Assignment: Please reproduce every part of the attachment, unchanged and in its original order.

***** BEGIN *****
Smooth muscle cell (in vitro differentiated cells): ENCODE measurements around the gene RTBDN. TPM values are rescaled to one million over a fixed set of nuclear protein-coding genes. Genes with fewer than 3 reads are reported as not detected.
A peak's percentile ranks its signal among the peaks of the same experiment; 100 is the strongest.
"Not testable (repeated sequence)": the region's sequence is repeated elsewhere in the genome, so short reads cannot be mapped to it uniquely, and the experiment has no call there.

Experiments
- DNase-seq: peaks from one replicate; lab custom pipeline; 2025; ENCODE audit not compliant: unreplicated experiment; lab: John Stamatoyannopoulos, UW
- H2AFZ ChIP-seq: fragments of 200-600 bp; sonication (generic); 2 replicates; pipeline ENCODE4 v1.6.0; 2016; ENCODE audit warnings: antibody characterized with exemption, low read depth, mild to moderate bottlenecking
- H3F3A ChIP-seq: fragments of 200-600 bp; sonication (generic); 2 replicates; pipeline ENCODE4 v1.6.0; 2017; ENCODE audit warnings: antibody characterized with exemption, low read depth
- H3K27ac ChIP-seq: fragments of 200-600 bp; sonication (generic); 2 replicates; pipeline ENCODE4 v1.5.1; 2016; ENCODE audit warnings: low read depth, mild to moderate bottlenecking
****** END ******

Smooth muscle cell (in vitro differentiated cells): ENCODE measurements around the gene RTBDN. TPM values are rescaled to one million over a fixed set of nuclear protein-coding genes. Genes with fewer than 3 reads are reported as not detected.
A peak's percentile ranks its signal among the peaks of the same experiment; 100 is the strongest.
"Not testable (repeated sequence)": the region's sequence is repeated elsewhere in the genome, so short reads cannot be mapped to it uniquely, and the experiment has no call there.

Experiments
- DNase-seq: peaks from one replicate; lab custom pipeline; 2025; ENCODE audit not compliant: unreplicated experiment; lab: John Stamatoyannopoulos, UW
- H2AFZ ChIP-seq: fragments of 200-600 bp; sonication (generic); 2 replicates; pipeline ENCODE4 v1.6.0; 2016; ENCODE audit warnings: antibody characterized with exemption, low read depth, mild to moderate bottlenecking
- H3F3A ChIP-seq: fragments of 200-600 bp; sonication (generic); 2 replicates; pipeline ENCODE4 v1.6.0; 2017; ENCODE audit warnings: antibody characterized with exemption, low read depth
- H3K27ac ChIP-seq: fragments of 200-600 bp; sonication (generic); 2 replicates; pipeline ENCODE4 v1.5.1; 2016; ENCODE audit warnings: low read depth, mild to moderate bottlenecking